A tribunal, which is examining the validity of the five-year extension of ban on Zakir Naik’s Islamic Research Foundation (IRF) by the Centre as an unlawful association under the UAPA, commenced its proceedings on Monday and issued notice to the banned organisation.
The tribunal is headed by Delhi High Court Chief Justice D.N. Patel. Naik, an Indian-born controversial Islamic preacher had fled to Malaysia in 2016 when the police lodged a case against him for “anti-national” activities, including promoting hatred among the religious communities through his speeches. The Centre had constituted a seven-member legal team to defend its decision to declare the IRF as an unlawful association along with the extension of the ban by five years.
The tribunal has sought response from the organisation by December 28.
Solicitor General Tushar Mehta, who is heading the Centre’s legal team defending the extension of the ban, volunteered to publish the notice in leading dailies, over and above regular service so that the banned organisation cannot take any technical defence.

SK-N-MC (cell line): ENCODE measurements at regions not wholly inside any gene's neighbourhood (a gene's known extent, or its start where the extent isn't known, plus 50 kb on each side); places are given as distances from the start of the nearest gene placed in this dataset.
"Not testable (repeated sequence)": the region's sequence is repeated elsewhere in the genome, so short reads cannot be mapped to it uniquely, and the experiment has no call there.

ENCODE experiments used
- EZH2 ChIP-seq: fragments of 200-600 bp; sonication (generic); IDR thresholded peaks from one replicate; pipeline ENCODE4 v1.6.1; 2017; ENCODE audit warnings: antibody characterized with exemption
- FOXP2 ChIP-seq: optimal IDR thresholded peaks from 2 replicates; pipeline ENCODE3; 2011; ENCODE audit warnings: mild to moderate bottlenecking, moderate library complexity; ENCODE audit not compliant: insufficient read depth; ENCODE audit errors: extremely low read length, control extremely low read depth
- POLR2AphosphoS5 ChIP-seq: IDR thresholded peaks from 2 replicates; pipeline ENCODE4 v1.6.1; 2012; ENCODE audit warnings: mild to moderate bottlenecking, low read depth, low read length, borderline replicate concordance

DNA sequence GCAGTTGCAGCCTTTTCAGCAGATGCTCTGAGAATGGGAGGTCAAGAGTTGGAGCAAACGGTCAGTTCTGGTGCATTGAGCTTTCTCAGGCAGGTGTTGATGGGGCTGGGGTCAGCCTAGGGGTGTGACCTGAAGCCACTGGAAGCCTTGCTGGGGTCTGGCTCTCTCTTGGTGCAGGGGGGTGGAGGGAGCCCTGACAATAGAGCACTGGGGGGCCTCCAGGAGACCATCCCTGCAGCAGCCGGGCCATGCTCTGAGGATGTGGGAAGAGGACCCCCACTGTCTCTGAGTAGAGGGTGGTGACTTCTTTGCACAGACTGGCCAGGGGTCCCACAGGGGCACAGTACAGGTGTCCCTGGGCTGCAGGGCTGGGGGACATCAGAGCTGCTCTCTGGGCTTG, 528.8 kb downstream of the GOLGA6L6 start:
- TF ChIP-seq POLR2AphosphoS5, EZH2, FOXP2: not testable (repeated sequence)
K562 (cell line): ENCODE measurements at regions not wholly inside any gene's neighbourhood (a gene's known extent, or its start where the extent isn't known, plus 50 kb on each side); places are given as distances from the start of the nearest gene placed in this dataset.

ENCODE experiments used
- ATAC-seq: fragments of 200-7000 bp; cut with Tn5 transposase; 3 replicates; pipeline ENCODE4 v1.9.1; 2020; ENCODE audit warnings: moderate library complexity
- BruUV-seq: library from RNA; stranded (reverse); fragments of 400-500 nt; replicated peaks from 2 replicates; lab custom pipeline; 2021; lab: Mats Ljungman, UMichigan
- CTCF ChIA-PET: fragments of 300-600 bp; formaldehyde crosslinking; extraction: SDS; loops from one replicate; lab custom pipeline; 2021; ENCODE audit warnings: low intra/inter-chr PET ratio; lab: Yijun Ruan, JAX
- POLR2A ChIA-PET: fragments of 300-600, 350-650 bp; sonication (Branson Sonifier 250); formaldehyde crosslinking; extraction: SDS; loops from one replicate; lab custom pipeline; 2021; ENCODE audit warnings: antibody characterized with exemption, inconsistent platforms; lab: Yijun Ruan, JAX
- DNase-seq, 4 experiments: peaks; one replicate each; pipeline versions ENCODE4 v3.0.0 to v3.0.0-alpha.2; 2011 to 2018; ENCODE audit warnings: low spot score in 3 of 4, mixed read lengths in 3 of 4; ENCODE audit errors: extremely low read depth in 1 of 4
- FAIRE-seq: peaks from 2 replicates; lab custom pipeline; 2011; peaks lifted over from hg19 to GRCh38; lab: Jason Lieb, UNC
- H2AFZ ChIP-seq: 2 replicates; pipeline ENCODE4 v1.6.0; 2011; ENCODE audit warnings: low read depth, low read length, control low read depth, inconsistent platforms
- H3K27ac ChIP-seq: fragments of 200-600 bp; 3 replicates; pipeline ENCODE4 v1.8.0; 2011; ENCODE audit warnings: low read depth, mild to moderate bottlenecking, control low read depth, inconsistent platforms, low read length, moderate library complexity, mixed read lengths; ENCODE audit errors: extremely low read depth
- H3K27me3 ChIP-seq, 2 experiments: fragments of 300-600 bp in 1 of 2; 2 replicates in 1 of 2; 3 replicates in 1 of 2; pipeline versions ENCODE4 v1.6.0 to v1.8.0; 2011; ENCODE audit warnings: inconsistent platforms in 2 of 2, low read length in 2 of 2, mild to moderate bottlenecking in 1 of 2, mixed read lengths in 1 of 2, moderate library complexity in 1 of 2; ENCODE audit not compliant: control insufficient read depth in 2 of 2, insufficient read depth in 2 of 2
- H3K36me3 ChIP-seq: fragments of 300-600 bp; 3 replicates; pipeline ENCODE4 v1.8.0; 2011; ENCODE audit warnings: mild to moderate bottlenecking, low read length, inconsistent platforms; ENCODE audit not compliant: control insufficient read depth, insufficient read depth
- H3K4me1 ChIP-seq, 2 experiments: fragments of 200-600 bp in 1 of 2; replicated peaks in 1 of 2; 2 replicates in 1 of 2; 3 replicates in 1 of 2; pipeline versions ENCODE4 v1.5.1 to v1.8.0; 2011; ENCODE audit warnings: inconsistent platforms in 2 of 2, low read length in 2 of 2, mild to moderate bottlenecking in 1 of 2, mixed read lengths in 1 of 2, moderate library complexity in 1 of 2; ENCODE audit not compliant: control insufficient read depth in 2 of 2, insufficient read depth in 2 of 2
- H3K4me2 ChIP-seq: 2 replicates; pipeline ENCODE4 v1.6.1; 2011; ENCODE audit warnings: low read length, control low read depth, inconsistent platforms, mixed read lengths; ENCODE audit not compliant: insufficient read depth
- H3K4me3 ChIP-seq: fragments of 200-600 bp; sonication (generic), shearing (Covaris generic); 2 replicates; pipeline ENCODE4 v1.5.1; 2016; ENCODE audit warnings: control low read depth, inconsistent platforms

Besides Mehta, the other counsel in the Centre’s team are senior advocate Sachin Datta, Rajat Nair, Kanu Agrawal, Amit Mahajan, Jay Prakash, and Dhruv Pandey.
The Centre has constituted an Unlawful Activities (Prevention) Tribunal headed by Justice Patel under the Unlawful Activities (Prevention) Act, 1967 (UAPA) provisions to adjudicate whether there is sufficient cause for banning IRF, founded by the controversial Islamic preacher Naik.
The Ministry of Home Affairs’ notification dated December 13 read: “The Central Government hereby constitutes an Unlawful Activities (Prevention) Tribunal consisting of Justice D.N. Patel, Chief Justice of High Court of Delhi, for the purpose of adjudicating whether or not there is sufficient cause for declaring the Islamic Research Foundation as an unlawful association.”
The ban on the IRF was extended by 5 years by the MHA through a notification issued on November 15.
The government apprehended that IRF cadre and supporters may disrupt the secular fabric of the country by polluting the minds of the people by creating communal disharmony, propagating anti-national sentiments, escalating secessionism by supporting militancy, and undertaking activities that are prejudicial to the sovereignty, integrity, and security of the country and it was necessary to extend the ban on IRF for five years more.
“In exercise of the powers conferred by sub-section (1) of section 3 of the Unlawful Activities (Prevention) Act, 1967 (37 of 1967), the Central Government declared the IRF as an unlawful association, vide, notification of the Government of India in the Ministry of Home Affairs number SO 3460(E), dated the 17th November, 2016,” the MHA notification reads.
(The story has been published via a syndicated feed.)